My Raspberry Pi temperature sensor (see here for more details) (which has been running since mid June) has also shown that the temperature has drifted up and down through the day and night with the minimum temperatures falling to 8.5C for a couple or three nights in late June. However this shouldn’t be enough to cause any problems.

And, to be honest, that’s about your lot. Based upon previous years, I don’t really expect tomatoes until late July or early August, I will continue monitoring the temperatures and am planning to buy a Pi Zero to run a second set of temperature sensors (and possibly a camera to take a picture of the inside of the polytunnel every day).


Hope you are enjoying your tomatoes



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2016 – Tomatoes Started

Following on from my post last month, I have sown most of the tomatoes I plant to grow this year. The ones that are still waiting are the two F1 Hybrids (Mountain Magic & Crimson Crush) that are going to be grown only outdoors at the allotment. So that gives me 28 varieties for the polytunnel and (perhaps) greenhouses at home. Substantially fewer than previous years.

If you go to my list (here) you’ll see that I’ve also reduced the number of beefsteak varieties that I am growing. The reason for this is that many of my plants will go to my daughter to be grown outside (in a relatively blight-free area of the country) and the outdoor season in the UK is not long enough to ripen beefsteak.

Anyway, the seeds were sown at the end of March and went up on top of the cupboard in the kitchen next to the boiler where they germinated (quickly) and are now doing the in-out daily movement to keep them warm at night (in) and in the light in the day (out into the greenhouse). Mountain Magic & Crimson Crush will be sown next week or the week after to delay them as much as possible so that the weather and soil has chance to warm up before I take them to the allotment. Last year I got Crimson Crush as plants from Suttons and, despite hardening them off at home and waiting until early June to plant them out at the allotment, they really suffered with the cold at first. So my plan this year will be to wait until the 2nd or 3rd week of June before planting the outdoor tomatoes at the allotment. That means I need to try and delay them as much as reasonable.

The choice of tomatoes (as always) is affected by seeds that I get from various seed swaps. This year I’ve had six or seven varieties I haven’t grown before, I’m still growing out my two varieties of “Oleron Yellow” (follow the link for a explanation as to why its in quotes), I’m growing multiple colours of cherry tomatoes to swap and I need to grow some varieties to keep the seeds relatively fresh so that they will germinate properly in later years. Finally (of course) I have to grow some of my favourites (this year I’ve chosen Summer Cider, Red Zebra and Bloody Butcher). Its amazing how hard it is to limit oneself to “only” 30 different varieties.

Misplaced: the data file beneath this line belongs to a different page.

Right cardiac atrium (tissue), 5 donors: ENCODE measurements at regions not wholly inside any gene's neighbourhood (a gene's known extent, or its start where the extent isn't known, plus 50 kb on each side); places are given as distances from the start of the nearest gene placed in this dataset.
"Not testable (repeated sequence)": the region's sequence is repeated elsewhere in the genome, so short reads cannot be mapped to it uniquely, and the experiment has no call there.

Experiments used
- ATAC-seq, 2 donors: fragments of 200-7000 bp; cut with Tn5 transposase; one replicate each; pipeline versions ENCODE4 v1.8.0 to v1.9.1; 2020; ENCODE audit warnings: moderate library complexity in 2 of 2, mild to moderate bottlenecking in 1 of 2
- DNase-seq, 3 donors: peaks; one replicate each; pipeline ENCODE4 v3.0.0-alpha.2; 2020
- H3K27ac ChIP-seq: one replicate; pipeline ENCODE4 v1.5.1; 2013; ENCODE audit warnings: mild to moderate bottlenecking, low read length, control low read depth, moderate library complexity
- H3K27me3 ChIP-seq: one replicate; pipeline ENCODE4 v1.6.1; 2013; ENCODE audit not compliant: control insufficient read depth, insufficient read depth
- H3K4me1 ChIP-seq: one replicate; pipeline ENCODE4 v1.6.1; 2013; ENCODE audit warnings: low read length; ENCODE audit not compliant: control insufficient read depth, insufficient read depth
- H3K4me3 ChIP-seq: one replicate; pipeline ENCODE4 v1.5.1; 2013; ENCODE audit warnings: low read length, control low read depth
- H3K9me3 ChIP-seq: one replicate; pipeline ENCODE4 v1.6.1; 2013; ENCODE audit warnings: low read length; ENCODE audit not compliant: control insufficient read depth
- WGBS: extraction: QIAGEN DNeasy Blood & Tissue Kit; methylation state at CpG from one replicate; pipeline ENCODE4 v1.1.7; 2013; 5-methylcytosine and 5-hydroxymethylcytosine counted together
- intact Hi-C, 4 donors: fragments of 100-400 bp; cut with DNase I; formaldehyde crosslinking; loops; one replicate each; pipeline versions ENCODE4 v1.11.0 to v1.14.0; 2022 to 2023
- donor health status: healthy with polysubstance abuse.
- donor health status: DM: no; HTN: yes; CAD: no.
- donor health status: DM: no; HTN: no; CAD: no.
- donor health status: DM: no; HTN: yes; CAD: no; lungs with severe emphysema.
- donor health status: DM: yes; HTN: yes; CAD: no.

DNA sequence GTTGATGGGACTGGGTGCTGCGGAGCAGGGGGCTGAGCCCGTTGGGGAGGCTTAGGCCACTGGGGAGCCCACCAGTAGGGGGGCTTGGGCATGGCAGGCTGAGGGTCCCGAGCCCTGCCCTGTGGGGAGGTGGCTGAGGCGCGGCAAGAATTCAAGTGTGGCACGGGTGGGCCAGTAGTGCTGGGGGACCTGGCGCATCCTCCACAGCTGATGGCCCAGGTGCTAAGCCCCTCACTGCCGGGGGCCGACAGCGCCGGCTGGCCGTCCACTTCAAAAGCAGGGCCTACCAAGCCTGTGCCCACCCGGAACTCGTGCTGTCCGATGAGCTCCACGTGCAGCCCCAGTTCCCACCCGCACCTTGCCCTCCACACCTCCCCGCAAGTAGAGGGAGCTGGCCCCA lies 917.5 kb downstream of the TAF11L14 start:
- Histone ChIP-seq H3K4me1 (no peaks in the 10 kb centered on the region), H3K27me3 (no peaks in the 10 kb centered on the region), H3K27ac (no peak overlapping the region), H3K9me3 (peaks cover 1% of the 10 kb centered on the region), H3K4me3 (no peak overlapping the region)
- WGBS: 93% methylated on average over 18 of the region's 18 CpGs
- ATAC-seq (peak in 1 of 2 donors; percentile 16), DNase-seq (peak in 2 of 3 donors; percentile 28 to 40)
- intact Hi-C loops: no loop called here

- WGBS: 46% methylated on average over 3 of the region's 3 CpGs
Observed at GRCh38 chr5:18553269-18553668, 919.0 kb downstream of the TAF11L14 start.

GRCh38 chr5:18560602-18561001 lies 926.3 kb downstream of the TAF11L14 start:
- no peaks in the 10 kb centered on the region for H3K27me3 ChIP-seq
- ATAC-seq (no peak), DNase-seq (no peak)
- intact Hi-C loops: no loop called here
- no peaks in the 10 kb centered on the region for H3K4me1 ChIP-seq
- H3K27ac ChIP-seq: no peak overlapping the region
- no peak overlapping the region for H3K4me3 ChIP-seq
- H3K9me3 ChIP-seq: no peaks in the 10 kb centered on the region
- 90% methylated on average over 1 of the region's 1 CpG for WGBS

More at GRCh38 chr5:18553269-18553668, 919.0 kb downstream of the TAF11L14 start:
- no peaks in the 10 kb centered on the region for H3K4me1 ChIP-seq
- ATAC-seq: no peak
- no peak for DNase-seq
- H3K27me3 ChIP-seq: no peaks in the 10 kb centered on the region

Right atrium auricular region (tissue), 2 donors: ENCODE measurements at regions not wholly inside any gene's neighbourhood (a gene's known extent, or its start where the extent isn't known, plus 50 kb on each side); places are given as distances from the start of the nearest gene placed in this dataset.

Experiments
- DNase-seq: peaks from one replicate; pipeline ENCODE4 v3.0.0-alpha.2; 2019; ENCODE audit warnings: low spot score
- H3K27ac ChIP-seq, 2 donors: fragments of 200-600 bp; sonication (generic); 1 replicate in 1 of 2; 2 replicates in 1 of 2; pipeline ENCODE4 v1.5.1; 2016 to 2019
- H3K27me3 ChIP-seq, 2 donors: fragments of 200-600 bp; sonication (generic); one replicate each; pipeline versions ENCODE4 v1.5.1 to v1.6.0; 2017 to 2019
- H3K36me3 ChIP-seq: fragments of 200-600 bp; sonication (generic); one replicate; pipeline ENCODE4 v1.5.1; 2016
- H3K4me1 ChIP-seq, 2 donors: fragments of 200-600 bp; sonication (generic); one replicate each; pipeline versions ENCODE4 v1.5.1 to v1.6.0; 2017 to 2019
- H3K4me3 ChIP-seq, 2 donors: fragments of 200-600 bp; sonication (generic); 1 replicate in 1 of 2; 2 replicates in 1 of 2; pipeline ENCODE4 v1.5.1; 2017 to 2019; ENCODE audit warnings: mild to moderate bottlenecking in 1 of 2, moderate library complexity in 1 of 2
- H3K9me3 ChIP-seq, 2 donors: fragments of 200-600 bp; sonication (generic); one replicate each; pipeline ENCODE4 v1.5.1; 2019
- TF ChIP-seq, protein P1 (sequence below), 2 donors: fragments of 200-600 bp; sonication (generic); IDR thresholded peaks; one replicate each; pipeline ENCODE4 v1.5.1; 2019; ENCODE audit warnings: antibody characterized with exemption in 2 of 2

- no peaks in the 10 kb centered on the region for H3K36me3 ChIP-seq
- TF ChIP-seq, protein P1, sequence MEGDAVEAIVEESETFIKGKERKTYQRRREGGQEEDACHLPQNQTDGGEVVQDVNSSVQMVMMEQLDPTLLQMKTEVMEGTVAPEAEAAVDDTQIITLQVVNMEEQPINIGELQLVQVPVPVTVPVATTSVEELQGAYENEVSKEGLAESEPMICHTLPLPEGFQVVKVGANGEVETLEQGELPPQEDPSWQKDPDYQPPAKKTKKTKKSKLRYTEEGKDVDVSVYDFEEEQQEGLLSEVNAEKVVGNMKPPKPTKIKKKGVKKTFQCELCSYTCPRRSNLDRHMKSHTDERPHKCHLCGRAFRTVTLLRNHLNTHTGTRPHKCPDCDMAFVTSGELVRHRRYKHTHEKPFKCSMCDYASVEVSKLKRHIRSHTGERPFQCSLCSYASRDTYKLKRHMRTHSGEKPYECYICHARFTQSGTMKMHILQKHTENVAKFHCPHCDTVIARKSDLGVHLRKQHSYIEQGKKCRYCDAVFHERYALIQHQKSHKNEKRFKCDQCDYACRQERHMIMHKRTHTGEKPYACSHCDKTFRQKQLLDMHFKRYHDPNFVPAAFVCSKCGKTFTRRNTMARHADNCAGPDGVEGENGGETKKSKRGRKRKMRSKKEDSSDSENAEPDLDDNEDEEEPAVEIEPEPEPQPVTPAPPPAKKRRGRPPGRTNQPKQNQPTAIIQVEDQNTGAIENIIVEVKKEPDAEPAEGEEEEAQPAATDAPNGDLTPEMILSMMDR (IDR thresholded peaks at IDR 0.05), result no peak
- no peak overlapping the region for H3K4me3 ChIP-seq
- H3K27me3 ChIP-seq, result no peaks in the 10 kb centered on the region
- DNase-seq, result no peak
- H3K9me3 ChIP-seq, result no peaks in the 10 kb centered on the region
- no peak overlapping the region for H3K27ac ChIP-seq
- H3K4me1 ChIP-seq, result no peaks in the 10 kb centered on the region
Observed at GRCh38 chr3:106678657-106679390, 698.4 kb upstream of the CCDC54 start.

Anyway, that’s where I’m at, I will try this year and keep a more regular update of how they’re getting on. (The Road to Hell is Paved with Good Intentions).



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OK – I Succumbed: bought some F1 Hybrid Seeds

I always plan just to grow Heritage and/or Open Pollinated seed and to keep them for myself so that I can increase the number of varieties I have.

However, if I grow them outdoors at the allotment, they always fail to Blight, almost regardless of what I grow. Last year, I grew a combination of Crimson Crush plants from Suttons Plants, Moneymaker and Alicante from my own supply. Whilst none of the plants had blight and none of the fruit that ripened had any either, nearly all of the green tomatoes that I picked at the end of the season got blight before they ripened up. I say “nearly all” and that’s my problem. Crimson Crush is supposed to be blight resistant to all of the varieties of blight in the UK so I don’t know if my “nearly” is that none of the Crimson Crush got blight or whether it was that Crimson Crush failed as well so I have to try again this year.

As a comparison, my plan is to grow Mountain Magic from Thompson & Morgan so I get a large tomato and a small tomato both of which should be able to avoid blight. I’m also going to be more careful to separate the different varieties when I pick them.

A reason why I’m going to grow more at the allotment is that I really don’t want to keep growing the large numbers of seedlings to grow 70+ different varieties in the polytunnel and greenhouses and want to give myself the opportunity to grow something different. However, I do want to make sure that I grow enough tomatoes to give me the volume that we seem to consume so, its more “standard red” tomatoes at the allotment with only around 24 plants in the polytunnel. Of course one thing I will have to do is to delay my sowing until April so that the plants at the allotment stand a chance. Last year, despite arriving as reasonable sized plants, the plants at the allotment went out too soon and were hit by the cold – so my plan is not to put them out until about mid June and to find some form of protection so that they stand a chance of growing. We shall see.


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November – thinking about next year

I’m gradually updating the website to include more varieties that you can buy as plugplants in the UK. My reason is that I’ve decided that I will grow some tomatoes from seed myself but that the unusual varieties that I haven’t grown before, I will buy in as pre-grown plants. This means I’ve got to get organised and decide what I want. The issue seems to be to find plants that are not F1 hybrids, nor are they ones that we have grown before. 

I’m also planning to grow fewer plants altogether than previous years because I want to grow some different things in the polytunnel which will mean that only one side (at most) will be available for tomatoes. 

Anyway, decision to be made.